One of the good things about being old friends is that you get to have lots of anniversaries, special ways of marking the important times in life.
Paul Simon, who turned 62 a few weeks ago, and Art Garfunkel, due to cross the same threshold Wednesday, met in the sixth grade. ´With a few interruptions,´ Garfunkel said Sunday night at the Rose Garden, ´it´s now been a 50-year friendship.´
That propitious meeting is a fine milestone to mark with their latest reunion, for what´s called the Old Friends Tour, but it´s not the only beginning they have to look back on.
´We met when we were 11, started singing together when we were 13, started arguing when we were 14,´ Simon added. ´So this is the 47th anniversary of our arguing.
Regardless of the periodic spats, harmony has been the hallmark of their relationship. Musical harmony, at least. That was especially true from 1964 to 1970, when Simon´s deft, ambitious songwriting and Garfunkel´s angelic tenor blended into some of their generation´s cultural touchstones. And it was true again Sunday, as they delivered two hours of mostly gorgeous, often spirited music that -- while it may well have evoked feelings of nostalgia -- proved timelessness to be the true heart of its appeal.
Songs such as ´America,´ ´My Little Town,´ and, most dramatically, ´The Boxer´ and ´Bridge Over Troubled Water´ were reminders of the gently challenging yet firmly reassuring voice the duo provided, but showed that they by no means depend on historical context. And with the backing of a skilled seven-piece band, anchored by revered drummer Jim Keltner, the duo ranged comfortably from delicate folk fantasies such as ´Scarborough Fair´ to rockers such as ´Baby Driver´ and lively pop larks such as ´At the Zoo.´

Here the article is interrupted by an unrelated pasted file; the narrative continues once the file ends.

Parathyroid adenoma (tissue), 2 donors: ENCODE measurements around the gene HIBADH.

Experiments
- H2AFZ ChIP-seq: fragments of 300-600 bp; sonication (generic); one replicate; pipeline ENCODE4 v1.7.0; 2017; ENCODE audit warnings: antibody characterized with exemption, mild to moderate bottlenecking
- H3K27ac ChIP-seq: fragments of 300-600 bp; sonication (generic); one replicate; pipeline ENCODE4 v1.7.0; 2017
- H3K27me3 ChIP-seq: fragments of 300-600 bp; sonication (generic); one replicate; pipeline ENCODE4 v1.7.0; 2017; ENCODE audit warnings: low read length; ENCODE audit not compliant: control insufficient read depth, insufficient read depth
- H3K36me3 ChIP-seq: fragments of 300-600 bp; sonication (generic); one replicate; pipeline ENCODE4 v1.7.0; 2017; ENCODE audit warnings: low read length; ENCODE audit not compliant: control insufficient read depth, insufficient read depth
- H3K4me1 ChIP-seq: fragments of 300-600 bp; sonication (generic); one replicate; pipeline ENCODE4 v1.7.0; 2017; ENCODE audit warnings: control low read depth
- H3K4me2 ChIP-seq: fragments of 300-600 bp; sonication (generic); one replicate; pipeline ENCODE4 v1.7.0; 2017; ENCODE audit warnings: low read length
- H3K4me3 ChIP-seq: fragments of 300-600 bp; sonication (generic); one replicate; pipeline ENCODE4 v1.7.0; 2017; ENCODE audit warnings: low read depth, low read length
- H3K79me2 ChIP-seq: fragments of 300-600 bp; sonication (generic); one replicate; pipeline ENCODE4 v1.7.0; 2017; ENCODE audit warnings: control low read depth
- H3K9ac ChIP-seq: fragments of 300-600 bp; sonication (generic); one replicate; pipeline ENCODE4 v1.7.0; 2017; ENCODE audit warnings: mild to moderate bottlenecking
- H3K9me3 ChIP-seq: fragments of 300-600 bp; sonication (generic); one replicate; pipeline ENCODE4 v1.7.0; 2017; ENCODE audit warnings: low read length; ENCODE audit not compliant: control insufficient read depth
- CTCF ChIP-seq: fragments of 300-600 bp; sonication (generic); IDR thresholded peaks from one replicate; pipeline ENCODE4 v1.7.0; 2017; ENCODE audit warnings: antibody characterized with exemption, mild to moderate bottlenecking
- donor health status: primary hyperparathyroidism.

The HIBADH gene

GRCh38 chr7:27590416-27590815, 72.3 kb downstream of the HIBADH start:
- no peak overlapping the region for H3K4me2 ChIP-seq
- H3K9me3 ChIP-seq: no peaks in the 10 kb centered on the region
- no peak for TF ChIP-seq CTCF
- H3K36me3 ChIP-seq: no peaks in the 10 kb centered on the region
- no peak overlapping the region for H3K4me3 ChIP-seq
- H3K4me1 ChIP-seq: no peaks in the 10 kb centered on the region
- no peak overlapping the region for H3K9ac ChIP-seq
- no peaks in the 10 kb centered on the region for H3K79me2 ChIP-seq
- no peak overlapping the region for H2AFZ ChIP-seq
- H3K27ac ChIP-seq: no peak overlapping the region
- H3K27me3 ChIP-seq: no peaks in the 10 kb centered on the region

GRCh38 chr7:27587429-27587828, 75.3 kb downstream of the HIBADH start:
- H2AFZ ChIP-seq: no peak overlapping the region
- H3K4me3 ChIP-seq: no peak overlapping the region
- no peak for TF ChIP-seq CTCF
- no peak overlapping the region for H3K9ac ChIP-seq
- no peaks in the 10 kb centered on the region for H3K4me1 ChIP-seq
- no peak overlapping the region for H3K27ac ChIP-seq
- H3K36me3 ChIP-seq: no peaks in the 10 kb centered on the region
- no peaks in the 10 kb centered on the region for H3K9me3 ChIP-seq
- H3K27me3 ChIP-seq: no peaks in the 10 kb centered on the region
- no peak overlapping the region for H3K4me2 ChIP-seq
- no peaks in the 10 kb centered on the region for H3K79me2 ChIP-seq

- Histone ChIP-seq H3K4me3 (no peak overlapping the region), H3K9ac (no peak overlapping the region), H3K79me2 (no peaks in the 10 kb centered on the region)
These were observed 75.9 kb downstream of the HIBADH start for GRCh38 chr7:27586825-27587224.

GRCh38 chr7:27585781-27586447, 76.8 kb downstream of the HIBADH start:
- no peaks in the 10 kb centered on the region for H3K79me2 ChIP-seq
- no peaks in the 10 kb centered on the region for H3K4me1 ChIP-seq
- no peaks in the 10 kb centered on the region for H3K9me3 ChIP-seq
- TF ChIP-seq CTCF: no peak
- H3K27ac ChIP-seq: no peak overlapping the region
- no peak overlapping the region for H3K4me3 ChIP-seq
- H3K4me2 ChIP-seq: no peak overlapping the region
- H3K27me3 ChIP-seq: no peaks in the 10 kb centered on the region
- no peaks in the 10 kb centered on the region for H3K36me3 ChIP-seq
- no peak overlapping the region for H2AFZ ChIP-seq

The duo opened the show by themselves, their two voices harmonizing, appropriately, on the song ´Old Friends´ (´Can you imagine us, years from today, sharing a park bench quietly?´). Age has changed their voices, but not all that much or for the worse. Garfunkel´s voice is not so preternaturally pliant, but it has more warmth and gravity. Sometimes it was astounding that the fullness of vocal sound really was coming from just those two.
They appeared to get on fine, and Simon´s comment about arguing mostly was a set-up to introduce special guests the Everly Brothers, who took over mid-set for a few remarkably beautiful old classics (´Wake Up Little Susie,´ ´Let It Be Me´) and were joined by the headliners on ´Bye Bye Love.´
If there were any grounds for complaint, it was that the songs for the second encore -- the delicate and lesser-known ´Leaves That Are Green´ and ´The 59th Street Bridge Song (Feelin´ Groovy),´ whose charm has faded over time -- were anti-climactic.
Perhaps Paul and Art should argue more over the set list.